Neglected Tropical Diseases in Urban Settings
Globally, urbanization is on the rise. In 2007, for the first time, the number of people living in urban areas exceeded the number of people living in rural areas. According to the CDC (Centers for Disease Control and Prevention), in 2014, “Continuing population growth and urbanization are projected to add 2.5 billion people to the world’s urban population by 2050, with nearly 90 per cent of the increase concentrated in Asia and Africa.” The increase in urban populations introduces a set of new challenges including the elimination of neglected tropical diseases in urban settings.

Neglected tropical diseases are a group of infectious diseases that often occur among those in poverty and shared geographic locations. NTDs are primarily concentrated in Asia, Africa and Latin America while also the places with heightened urbanization. One common way of addressing NTDs is through mass drug administration (MDA). However, most knowledge about the effectiveness of MDAs is regarding rural areas.


Some challenges of neglected tropical diseases in urban settings include complex governance, population heterogeneity and mobility. First, the government structure can influence the effectiveness of NTD programs significantly. Coordinating between different agencies, services and government positions can be confusing and hinder the NTD program. Different government alliances and rules of jurisdictions will change how the government will support NTD-specific MDAs. Furthermore, the lack of governance or rule and order will also hamper the delivery of MDA. Some slum settlements have high criminal activity, which poses a security threat for MDA workers and cultivates distrust of outsiders.

Urban areas tend to have high social and economic diversity leading to cultural divides. Those living in informal settlements, with poor access to clean water and other services are most at risk of NTD exposure. Conversely, high-income people are also hard to reach with MDA measures. In Ghana, many drug administrators did not feel comfortable working in high-income areas. Also, due to low perceived risk and higher perceived access to health care, high-income groups prove to be not compliant with NTD preventative measures.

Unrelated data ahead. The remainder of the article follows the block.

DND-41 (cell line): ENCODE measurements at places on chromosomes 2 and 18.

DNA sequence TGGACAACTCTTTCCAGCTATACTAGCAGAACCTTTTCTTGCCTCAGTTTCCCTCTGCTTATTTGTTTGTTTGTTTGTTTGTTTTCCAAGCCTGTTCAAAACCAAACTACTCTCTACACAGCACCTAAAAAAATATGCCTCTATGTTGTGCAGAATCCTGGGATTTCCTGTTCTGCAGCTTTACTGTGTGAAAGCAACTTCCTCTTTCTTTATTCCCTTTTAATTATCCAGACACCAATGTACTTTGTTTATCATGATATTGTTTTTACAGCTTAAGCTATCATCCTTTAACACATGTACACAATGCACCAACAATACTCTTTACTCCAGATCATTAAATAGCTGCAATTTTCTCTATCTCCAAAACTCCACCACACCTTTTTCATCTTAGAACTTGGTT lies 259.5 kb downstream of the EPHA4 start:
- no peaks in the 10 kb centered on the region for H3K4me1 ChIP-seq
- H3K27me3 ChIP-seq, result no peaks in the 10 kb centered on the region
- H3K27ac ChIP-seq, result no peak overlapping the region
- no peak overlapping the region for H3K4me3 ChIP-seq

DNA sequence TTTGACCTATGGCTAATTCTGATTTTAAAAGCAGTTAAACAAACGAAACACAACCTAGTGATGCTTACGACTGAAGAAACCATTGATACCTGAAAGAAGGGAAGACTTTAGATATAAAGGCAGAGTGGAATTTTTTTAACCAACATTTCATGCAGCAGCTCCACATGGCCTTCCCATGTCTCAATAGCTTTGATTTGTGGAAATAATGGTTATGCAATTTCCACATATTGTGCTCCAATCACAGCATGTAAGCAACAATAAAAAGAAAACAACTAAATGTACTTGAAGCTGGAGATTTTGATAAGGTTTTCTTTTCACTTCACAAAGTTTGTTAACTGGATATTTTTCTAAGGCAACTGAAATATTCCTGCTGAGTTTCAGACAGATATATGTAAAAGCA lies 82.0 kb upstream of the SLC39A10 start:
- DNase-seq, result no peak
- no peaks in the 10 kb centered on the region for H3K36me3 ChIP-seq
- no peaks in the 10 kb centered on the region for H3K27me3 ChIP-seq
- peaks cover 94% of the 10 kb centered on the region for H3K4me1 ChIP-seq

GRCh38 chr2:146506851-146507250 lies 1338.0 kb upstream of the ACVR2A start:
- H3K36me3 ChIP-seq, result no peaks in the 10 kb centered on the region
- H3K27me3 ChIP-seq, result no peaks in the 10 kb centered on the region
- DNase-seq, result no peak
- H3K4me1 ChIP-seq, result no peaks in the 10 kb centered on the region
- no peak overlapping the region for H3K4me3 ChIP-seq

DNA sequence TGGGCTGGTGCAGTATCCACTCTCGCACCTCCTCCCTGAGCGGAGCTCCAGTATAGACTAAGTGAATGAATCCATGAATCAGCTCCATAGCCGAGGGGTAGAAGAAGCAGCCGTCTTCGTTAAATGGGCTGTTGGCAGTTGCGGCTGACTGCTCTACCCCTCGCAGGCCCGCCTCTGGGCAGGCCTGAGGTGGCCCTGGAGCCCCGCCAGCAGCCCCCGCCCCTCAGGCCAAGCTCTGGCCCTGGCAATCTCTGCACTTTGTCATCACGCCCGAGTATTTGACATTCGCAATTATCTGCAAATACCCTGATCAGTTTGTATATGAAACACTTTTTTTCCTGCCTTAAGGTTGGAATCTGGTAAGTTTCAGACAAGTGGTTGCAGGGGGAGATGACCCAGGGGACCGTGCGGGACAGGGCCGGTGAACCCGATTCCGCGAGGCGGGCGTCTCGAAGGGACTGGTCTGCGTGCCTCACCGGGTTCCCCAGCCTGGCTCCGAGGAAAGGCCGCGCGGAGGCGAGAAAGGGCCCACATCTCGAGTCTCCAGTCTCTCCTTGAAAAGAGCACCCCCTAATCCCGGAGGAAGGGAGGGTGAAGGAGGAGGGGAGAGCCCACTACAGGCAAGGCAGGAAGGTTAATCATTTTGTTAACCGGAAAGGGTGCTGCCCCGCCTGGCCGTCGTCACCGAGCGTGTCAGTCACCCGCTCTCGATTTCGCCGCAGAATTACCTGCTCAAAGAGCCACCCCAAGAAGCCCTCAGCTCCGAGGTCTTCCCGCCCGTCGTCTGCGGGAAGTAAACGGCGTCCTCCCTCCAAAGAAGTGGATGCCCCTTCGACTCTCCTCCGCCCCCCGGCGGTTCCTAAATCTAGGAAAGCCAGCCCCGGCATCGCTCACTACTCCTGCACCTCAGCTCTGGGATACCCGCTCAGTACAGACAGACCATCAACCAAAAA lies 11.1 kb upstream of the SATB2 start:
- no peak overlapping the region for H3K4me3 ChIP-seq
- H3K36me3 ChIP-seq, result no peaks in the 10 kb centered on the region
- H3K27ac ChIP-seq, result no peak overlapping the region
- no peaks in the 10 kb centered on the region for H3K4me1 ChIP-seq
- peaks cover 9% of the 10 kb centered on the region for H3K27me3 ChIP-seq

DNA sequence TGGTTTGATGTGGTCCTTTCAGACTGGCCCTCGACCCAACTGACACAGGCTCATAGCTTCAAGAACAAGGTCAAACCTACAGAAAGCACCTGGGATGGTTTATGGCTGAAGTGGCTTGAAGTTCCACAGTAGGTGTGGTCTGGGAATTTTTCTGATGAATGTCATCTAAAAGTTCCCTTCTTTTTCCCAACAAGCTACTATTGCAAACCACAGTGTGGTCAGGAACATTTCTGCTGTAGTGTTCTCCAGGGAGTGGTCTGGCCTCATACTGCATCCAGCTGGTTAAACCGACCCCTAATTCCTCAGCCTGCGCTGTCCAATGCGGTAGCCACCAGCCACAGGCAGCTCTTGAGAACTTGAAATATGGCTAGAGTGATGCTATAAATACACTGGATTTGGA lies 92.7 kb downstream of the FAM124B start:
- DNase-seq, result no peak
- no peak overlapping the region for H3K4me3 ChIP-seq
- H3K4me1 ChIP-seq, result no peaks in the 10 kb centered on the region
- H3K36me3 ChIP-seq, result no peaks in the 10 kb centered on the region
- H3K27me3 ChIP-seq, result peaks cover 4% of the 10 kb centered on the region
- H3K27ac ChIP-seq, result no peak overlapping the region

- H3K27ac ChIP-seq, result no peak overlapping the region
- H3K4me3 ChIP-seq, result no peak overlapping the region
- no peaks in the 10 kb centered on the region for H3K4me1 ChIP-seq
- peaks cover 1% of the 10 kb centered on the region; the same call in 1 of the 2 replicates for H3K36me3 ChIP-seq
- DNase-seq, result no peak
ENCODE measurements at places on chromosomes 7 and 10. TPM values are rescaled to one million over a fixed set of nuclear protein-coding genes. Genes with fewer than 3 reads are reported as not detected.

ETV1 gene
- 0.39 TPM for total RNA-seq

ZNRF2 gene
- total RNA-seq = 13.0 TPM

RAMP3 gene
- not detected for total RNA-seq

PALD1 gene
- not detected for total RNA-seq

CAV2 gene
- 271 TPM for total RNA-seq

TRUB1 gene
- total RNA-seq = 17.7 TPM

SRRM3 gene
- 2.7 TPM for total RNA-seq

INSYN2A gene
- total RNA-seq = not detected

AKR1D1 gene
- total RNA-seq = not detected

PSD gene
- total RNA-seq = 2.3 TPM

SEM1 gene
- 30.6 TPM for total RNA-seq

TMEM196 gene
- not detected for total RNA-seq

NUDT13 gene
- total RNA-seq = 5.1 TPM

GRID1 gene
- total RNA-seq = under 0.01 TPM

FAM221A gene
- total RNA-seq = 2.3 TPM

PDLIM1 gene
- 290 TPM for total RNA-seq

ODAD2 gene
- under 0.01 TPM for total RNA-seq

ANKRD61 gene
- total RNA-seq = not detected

Increased mobility among those who live in cities also poses a problem to MDA efforts. People in urban settings change addresses, address daily activities and leave town more often than those in rural settings. Drug administrators are less likely to find an individual at home during the day. Especially when the drug may require multiple rounds of administration, efforts to ensure coverage over those rounds becomes more difficult.


To address the challenges above, some strategies to battle neglected tropical diseases have proven helpful in urban settings. One strategy is to determine if an MDA campaign is necessary. Sometimes dividing the city into smaller areas and identifying groups of the city that do and do not need treatment can allow for more focused use of resources in a strategy called micro-targeting.

Other strategies are effective campaigning and identifying suitable distribution platforms. Depending on the population, the MDA campaign will have to look different. Identifying the different populations within the city is crucial to determining how each can be reached. MDAs are typically delivered through schools, door-to-door service or fixed posts. In urban settings, fixed posts tend to be the most appropriate. Flexible hours for these posts are also helpful to accommodate different schedules.

There are many other strategies including utilizing different communication channels, hiring of diverse backgrounds and addressing possible concerns effectively.


Urbanization is a growing reality for areas containing neglected tropical diseases. Adjusting the approaches to combat these diseases will determine the future of disease prevention. Current and future research into this issue will only deliver more insight and increase the effectiveness of MDAs in urban settings.

Rachael So
Photo: Flickr